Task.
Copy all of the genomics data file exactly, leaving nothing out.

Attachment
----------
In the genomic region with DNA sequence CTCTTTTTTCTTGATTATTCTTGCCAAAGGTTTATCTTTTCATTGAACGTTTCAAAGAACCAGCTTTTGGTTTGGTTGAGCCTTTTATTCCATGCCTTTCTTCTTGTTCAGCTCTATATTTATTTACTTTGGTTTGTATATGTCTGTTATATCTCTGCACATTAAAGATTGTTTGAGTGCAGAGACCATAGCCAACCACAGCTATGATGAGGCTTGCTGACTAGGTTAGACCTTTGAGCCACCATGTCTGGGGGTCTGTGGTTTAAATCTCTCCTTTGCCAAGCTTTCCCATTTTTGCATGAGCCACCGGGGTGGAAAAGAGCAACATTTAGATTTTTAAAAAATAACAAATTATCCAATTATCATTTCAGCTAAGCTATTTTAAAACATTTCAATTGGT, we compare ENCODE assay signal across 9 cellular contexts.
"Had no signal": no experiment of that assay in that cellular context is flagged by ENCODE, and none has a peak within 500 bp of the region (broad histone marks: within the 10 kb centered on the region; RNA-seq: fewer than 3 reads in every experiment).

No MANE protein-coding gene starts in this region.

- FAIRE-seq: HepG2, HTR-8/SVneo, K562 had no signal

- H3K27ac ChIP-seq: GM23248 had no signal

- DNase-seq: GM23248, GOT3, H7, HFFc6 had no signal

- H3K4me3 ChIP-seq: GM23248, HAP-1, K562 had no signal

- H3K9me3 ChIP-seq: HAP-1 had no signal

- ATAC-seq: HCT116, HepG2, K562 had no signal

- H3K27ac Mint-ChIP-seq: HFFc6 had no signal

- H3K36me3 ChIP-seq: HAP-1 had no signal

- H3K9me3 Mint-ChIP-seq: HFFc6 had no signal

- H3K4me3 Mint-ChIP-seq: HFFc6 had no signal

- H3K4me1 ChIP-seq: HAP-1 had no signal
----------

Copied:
In the genomic region with DNA sequence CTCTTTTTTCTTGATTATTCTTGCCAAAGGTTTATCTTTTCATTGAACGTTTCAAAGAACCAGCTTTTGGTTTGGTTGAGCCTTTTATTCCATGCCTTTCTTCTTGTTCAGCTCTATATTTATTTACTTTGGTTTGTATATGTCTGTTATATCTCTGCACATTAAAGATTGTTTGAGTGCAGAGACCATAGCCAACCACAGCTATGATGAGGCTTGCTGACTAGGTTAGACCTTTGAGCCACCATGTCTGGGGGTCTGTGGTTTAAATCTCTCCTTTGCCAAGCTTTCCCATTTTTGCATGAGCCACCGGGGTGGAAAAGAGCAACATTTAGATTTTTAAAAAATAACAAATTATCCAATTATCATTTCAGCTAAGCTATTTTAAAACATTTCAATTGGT, we compare ENCODE assay signal across 9 cellular contexts.
"Had no signal": no experiment of that assay in that cellular context is flagged by ENCODE, and none has a peak within 500 bp of the region (broad histone marks: within the 10 kb centered on the region; RNA-seq: fewer than 3 reads in every experiment).

No MANE protein-coding gene starts in this region.

- FAIRE-seq: HepG2, HTR-8/SVneo, K562 had no signal

- H3K27ac ChIP-seq: GM23248 had no signal

- DNase-seq: GM23248, GOT3, H7, HFFc6 had no signal

- H3K4me3 ChIP-seq: GM23248, HAP-1, K562 had no signal

- H3K9me3 ChIP-seq: HAP-1 had no signal

- ATAC-seq: HCT116, HepG2, K562 had no signal

- H3K27ac Mint-ChIP-seq: HFFc6 had no signal

- H3K36me3 ChIP-seq: HAP-1 had no signal

- H3K9me3 Mint-ChIP-seq: HFFc6 had no signal

- H3K4me3 Mint-ChIP-seq: HFFc6 had no signal

- H3K4me1 ChIP-seq: HAP-1 had no signal